The setup is fairly easy - You add NuGet packages, set up a hub class and implement the client library. We decided to go for the latest version which runs on .NET core. But the best thing about this new version is that there's a Typescript library and yes it does work with Angular 5 ! To connect SignalR to our application we wrapped it in a service which we gave the name "TrackerService".

Now all this data also had to be managed on the client, so this part is done with Ngrx, this is a redux clone for Angular but it has RxJs support! What this means is that the components don't directly get data from the TrackerService nor does the service push any data to the components. Actually the TrackerService just dispatches an action with the payload received from SignalR, the action is then handled by a reducer, which updates the state. The components subscribe to the state and receive all the changes. The advantage of this is that you switch to `OnPush` change detection in all of the components which results in a performance boost.

The map

For the map we initially looked at Azure Location Based Services, but it currently doesn't support the features we needed such as custom markers , at least not when we started with the project. This made us choose for Leaflet  which is free and has a lot of interesting features. First of all it was very easy to show the total route by just passing in an array of gps coordinates into a polyLine function. The best part of Leaflet was that it was super easy to calculate the total distance of a route. Just reduce the gps array list and call the distanceTo-method using previous and current coordinates and you'll get an estimated distance. No need to call an extra API! 

Updating Leaflet data is just a matter of subscribing to the NgRx store and appending the real-time data to the current `poliyLine` and updating the position of the car marker.

Creating aggregates in near-real-time

In order to visualize how our team was doing we decided to create aggregates for every 15 minutes, hour for a variety of metrics like speed and altitude. We based these aggregates on the device telemetry that was sent to Azure IoT Hubs. Since we were already using Routes, we added a new one to that and included all events that can be consumed by our aggregation layer.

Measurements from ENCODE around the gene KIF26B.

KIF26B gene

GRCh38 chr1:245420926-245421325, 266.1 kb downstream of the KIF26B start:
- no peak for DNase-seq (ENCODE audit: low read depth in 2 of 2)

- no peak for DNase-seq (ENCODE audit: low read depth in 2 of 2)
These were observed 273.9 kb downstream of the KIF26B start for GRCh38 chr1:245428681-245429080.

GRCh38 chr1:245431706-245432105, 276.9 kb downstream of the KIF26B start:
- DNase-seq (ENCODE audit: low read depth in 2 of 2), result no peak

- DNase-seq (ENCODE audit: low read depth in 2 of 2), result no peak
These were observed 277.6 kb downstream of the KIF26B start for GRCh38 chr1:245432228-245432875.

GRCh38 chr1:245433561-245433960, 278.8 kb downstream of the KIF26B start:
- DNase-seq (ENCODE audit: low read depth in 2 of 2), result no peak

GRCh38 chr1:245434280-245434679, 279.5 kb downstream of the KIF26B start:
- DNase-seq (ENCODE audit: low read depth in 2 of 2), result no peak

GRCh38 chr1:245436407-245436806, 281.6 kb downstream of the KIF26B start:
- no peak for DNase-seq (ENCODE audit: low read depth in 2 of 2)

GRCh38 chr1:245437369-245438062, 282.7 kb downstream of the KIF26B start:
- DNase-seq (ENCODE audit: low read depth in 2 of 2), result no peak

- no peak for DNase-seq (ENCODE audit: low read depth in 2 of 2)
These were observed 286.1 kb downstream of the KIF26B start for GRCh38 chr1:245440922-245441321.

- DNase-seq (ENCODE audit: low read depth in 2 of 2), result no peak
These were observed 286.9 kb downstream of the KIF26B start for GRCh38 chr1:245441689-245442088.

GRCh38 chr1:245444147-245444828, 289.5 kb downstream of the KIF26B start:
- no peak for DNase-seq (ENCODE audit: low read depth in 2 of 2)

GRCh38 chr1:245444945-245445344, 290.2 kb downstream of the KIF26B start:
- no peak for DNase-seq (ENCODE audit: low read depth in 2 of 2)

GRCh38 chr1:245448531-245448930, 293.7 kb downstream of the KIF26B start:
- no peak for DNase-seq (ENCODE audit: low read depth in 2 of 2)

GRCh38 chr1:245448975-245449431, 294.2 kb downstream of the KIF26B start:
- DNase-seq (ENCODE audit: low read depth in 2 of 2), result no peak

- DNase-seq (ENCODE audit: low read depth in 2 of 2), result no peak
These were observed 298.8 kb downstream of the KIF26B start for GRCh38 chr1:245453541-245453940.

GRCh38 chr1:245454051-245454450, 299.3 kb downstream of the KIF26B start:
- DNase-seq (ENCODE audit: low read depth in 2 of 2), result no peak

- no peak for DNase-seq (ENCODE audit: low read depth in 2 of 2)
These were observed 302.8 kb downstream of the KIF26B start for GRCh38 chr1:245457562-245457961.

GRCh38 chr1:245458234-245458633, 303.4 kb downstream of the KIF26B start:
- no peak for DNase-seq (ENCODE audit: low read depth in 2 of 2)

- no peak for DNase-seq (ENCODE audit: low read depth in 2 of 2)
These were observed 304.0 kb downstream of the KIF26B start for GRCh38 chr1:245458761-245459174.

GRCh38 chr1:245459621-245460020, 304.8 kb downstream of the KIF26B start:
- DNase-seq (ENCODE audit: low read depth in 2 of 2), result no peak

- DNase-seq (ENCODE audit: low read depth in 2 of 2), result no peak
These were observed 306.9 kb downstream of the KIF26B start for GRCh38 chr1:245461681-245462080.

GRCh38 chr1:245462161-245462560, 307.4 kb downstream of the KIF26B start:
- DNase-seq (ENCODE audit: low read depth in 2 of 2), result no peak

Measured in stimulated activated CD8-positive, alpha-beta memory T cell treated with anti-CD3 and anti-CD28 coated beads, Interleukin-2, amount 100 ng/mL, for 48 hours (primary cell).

To perform these aggragates it was a no-brainer to go with Azure Stream Analytics given it can handle the ingestion throughput and it natively support aggregates by using Windowing, more specifically a Tumbling Window.

By using named temporal result sets we were able to capture the aggregate results in a result set and output it to the sinks that are required. This allows us to keep our script simple, but still output the same results without duplicating the business logic.

And that's how we've built the whole scenario - Here are all the components we used in a high-level overview:

 

Want to have a look? You can find all our code on GitHub.

Thanks for reading,

Jan, Sam & Tom

Posté le mercredi 7 mars 2018 18:36

Toon Vanhoutte par Toon Vanhoutte

Recently, I discovered a new tab for Logic Apps resources in the Azure portal, named Workflow Settings. Workflow settings is a very generic name, but it's good to know that it includes additional access control configuration, through inbound IP restrictions. There are two types of restrictions possible: on the runtime and on the run history. Let's have a closer look!

Runtime restrictions

You can configure IP restrictions to your Logic Apps triggers:

  • Any IP: the default setting that does not provide any additional security
  • Only other Logic Apps: this should be the default setting for Logic Apps that are used as reusable components
  • Specific IP ranges: this should be configured for externally exposed Logic Apps, if possible

When trying to access the Logic App trigger from an unauthorized IP address, you get a 401 Unauthorized.

"The client IP address 'XXX.XXX.XXX.XXX' is not in the allowed caller IP address ranges specified in the workflow access control configuration."

Run history restrictions

You can also restrict calls to the run history inputs and outputs. When there are no IP addresses provided, there's no restriction. From the moment you provide IP ranges, it behaves as a whitelist of allowed addresses.

When trying to access the Logic App run details from an unauthorized IP address, you can still see the visual representation of the Logic App run. However you're not able to consult the further details.

 

Conclusion

Another small, but handy security improvement to Logic Apps. It's important to be aware of these capabilities and to apply them wisely.

Cheers!
Toon

Catégories: Azure
écrit par: Toon Vanhoutte